The Republican Senate leadership is looking to shift the focus of the repeal-and-replace legislation that President Donald Trump signed into law from healthcare to tax cuts, as it prepares to take the Senate back to Washington for a final vote.GOP leaders are also expected to propose a bill that would cut taxes for individuals, as well as companies, to pay for the changes.
And while the plan is being developed by members of both parties, it’s likely to be the first time the GOP has put its proposals forward.
The plan is expected to face opposition from Democrats who say it will disproportionately benefit the wealthy and corporations.
Republican Senate Majority Leader Mitch McConnell is said to be working to get a bill to Trump’s desk by March 7, but the House and Senate are unlikely to agree to any legislation before the April 4 deadline.
In addition to tax relief, the House is expected take a more aggressive approach to overhauling the healthcare system.
While the GOP plan could be the most ambitious yet, it could also face stiff resistance from Democrats, who have said it is too little, too late.
Democrats argue that it would not make any real changes to the current system.
Democrats have long called for a repeal-only bill, and some Republicans are now saying they would like to include provisions that would require insurers to cover the entire individual market.
The legislation would be the product of months of back-and to-back talks among House and GOP leadership, and it is expected that the two chambers would meet to hash out a compromise.
But the House’s plan, which was initially expected to be unveiled last week, has been delayed.
Republicans have also been pushing to extend the current deadline to March 31, and that would allow for more time to negotiate a bill.
“This is a very, very ambitious plan,” said Sen. John Thune John Randolph ThuneOvernight Health Care: GOP takes aim at ObamaCare penalties | Insurers target ObamaCare penalties for insurers | GOP to delay payments to providers | GOP leaders push back on ObamaCare payments extension | Dems want ObamaCare funding for pre-existing conditions in GOP bill MORE (R-S.D.).
“It’s a very significant step forward.”
Republican leaders say the Senate has a better chance of passing a bill if the House passes the bill by April 4.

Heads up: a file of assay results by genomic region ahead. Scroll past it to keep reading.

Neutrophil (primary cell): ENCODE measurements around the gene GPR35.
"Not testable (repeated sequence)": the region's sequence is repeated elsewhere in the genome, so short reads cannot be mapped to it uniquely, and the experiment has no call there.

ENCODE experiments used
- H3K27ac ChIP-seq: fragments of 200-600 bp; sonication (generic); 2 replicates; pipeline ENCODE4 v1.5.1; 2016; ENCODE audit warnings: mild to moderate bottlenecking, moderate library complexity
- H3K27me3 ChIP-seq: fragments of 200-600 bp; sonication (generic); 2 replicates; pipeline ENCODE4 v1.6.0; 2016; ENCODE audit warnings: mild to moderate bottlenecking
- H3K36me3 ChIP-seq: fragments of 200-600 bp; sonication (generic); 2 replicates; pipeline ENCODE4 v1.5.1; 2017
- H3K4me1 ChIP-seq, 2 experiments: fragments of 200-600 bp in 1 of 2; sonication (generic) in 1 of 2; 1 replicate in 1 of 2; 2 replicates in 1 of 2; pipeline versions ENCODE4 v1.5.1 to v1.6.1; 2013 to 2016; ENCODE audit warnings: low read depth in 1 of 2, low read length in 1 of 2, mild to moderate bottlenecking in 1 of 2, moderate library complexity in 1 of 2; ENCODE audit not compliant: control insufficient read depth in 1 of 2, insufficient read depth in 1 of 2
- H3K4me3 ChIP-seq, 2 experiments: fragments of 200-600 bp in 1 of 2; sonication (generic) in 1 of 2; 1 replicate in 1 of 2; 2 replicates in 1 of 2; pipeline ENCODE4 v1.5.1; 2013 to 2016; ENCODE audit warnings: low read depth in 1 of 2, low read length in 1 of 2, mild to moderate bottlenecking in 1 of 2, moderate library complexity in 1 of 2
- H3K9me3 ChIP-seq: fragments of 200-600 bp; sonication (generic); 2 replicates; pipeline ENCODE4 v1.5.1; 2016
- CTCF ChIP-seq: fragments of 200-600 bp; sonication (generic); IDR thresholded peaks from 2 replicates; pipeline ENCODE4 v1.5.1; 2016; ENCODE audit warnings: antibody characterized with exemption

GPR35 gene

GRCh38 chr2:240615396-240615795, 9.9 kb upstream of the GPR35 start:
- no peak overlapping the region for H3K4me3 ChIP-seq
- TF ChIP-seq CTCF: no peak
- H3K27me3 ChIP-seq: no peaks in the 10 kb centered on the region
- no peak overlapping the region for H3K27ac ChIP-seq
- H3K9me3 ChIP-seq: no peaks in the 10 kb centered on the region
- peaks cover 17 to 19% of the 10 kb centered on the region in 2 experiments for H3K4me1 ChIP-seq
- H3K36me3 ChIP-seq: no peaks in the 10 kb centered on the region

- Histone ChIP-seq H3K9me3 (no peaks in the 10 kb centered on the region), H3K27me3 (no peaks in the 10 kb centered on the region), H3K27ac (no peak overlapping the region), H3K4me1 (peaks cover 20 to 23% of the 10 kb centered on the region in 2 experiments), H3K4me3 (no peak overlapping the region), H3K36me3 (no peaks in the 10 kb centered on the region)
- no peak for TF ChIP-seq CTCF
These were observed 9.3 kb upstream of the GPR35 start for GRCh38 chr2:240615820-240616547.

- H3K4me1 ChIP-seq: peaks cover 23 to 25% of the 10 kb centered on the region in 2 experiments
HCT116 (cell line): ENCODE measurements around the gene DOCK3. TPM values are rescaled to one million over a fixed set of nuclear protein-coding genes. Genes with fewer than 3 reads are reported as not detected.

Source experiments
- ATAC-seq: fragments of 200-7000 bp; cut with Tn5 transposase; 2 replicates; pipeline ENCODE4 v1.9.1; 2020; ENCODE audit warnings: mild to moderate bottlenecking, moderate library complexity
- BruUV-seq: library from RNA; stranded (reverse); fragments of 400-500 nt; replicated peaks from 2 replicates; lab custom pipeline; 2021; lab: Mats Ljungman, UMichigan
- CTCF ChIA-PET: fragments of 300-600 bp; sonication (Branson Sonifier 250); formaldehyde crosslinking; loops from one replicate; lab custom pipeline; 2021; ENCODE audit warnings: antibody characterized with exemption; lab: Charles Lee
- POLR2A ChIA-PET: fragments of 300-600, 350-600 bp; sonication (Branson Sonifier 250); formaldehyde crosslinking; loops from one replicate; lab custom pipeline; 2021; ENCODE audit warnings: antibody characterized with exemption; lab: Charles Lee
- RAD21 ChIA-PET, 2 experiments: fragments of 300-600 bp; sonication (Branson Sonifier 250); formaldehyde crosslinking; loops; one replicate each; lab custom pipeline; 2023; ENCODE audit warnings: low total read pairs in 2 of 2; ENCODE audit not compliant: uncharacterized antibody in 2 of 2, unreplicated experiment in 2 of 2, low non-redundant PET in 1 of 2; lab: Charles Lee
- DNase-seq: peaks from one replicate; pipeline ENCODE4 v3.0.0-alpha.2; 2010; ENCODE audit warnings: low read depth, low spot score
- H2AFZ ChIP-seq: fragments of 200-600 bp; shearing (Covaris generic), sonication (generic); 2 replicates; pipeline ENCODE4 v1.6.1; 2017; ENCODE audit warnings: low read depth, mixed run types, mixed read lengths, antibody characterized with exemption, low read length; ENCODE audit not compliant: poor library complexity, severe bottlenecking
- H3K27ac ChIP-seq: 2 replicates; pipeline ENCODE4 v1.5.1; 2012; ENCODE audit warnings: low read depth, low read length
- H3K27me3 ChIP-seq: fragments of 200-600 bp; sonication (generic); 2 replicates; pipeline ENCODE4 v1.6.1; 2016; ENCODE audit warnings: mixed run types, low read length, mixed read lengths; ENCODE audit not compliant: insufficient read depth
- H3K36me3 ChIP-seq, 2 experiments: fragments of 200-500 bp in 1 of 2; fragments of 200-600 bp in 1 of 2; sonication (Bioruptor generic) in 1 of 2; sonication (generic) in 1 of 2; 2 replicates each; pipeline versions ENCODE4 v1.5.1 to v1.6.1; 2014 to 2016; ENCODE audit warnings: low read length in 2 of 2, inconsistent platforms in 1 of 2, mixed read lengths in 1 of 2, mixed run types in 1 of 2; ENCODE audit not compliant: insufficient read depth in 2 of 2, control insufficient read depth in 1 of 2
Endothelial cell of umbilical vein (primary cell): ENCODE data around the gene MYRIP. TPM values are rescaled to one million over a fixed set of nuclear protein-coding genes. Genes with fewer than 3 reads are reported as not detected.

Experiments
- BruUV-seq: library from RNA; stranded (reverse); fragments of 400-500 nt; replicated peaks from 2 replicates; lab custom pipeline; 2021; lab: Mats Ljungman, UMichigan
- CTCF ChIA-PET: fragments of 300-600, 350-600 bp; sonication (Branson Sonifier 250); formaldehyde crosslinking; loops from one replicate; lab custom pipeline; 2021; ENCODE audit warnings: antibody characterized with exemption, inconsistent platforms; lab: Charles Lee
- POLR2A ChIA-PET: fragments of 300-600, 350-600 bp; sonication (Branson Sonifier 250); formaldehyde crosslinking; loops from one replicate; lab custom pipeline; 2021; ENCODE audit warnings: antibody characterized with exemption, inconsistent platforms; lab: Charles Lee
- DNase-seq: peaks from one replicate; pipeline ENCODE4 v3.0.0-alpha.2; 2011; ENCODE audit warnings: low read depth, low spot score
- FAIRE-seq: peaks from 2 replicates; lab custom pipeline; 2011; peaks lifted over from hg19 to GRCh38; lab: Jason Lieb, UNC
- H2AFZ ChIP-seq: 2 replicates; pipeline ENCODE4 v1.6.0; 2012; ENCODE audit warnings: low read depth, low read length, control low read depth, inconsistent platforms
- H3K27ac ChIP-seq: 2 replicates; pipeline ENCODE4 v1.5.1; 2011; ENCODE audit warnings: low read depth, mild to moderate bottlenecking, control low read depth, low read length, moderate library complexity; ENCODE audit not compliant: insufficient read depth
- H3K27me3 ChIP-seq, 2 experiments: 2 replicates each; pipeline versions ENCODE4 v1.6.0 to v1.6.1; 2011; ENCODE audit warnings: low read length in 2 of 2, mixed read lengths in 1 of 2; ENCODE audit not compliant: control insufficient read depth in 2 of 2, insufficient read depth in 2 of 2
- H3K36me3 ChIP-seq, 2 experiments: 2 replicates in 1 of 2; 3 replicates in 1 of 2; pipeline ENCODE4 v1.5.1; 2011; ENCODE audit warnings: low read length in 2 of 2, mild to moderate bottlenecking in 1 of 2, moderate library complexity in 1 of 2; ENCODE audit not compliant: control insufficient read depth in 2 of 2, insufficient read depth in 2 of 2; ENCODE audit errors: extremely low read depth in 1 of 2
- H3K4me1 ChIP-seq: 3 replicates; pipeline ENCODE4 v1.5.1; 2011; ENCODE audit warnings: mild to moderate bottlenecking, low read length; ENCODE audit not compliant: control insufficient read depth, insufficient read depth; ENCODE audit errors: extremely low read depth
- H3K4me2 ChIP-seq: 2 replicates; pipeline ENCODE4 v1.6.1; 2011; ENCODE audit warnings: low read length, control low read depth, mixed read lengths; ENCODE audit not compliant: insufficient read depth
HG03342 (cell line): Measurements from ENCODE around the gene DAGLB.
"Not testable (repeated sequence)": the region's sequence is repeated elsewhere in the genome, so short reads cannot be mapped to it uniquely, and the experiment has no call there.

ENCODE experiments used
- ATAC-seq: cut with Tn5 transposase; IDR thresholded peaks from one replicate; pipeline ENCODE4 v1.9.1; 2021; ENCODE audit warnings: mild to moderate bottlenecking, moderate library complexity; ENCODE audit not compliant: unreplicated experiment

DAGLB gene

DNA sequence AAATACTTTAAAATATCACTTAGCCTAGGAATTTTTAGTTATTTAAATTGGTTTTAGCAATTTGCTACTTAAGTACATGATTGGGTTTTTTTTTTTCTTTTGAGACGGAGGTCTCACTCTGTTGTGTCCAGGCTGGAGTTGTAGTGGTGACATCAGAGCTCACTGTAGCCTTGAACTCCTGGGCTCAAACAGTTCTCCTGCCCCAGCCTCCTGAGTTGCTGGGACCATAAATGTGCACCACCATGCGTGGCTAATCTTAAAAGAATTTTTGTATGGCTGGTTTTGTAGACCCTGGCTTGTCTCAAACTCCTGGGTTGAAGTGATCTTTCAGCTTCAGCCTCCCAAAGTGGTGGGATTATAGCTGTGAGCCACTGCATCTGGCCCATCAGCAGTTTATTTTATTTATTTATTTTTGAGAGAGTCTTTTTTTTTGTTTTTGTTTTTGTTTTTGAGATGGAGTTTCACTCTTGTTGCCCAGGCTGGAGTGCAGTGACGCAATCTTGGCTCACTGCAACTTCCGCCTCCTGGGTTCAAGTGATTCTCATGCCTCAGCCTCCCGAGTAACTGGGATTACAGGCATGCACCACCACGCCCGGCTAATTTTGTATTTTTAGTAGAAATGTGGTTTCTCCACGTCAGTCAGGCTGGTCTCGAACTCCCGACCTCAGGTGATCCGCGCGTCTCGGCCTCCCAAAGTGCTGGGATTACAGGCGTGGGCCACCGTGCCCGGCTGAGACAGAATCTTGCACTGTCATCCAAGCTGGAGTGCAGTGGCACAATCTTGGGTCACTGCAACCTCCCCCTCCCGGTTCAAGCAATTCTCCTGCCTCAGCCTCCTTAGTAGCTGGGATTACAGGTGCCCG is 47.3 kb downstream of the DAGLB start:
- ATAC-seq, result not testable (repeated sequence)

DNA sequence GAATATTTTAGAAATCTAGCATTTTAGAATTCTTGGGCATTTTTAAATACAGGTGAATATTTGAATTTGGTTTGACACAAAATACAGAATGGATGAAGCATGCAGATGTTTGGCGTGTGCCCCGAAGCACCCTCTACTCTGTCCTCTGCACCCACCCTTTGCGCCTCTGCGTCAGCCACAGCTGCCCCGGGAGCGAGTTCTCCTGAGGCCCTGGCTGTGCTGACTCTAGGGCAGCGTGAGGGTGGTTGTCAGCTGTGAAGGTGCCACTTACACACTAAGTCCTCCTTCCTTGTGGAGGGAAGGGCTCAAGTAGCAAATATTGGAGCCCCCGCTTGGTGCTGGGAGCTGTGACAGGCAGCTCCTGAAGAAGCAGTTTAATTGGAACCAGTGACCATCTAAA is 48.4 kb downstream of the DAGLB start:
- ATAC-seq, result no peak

But that is not expected to happen, and McConnell is not expecting the House to act before then.
Republicans have also struggled with the fact that they cannot afford to pass a repeal bill without Democratic support.
Senate Minority Leader Chuck Schumer Charles (Chuck) Ellis SchumerElection Countdown: Kavanaugh allegations put GOP in tough spot | Republicans start to pull plug on candidates | Dems get early start in Iowa | O’Rourke defends Cruz after protesters interrupt dinner | Why Biden is the Democrat GOP most fears Bredesen says he’s ‘not running for reelection’ MORE (D-N.Y.) has said that any bipartisan agreement between the two parties would require a bipartisan vote.
The Democratic leadership has said it would like a vote on a Republican bill, but that the House bill is a good start.
“I think the Republicans should get the House on board, and the Democrats should get on board,” Schumer said.
“I think we should get together, and we should work it out.”
The Trump administration has said the GOP bill will not create an “exit tax” for the American people, as Schumer and other Democrats have suggested.
That is an issue that has plagued Republicans in the past, as the Trump administration argued the tax cuts would be a boon to the middle class.
The White House has also said the bill does not provide for the creation of an insurance market where Americans buy insurance on the open market, something the administration has previously insisted is a key part of a healthcare system that can be fixed.
Democrats, who want a replacement for the ACA that is much more progressive, have said that would be too difficult.
In their latest push to get Republicans on board on healthcare, Schumer and Sen. Elizabeth Warren Elizabeth Ann WarrenCarbon tax could give liberals vast power to grow federal government Democrats oppose tax cuts for oil industry MORE (Mass.), the top Democrat on the Senate Budget Committee, are expected to unveil legislation Thursday that would provide tax credits to people who buy insurance through a marketplace created under the Affordable Care Act.
It is expected the Senate would vote on the legislation on Thursday, though that date is not set.
The Senate will vote on its version of the bill next week, with the House expected to vote on it on March 5.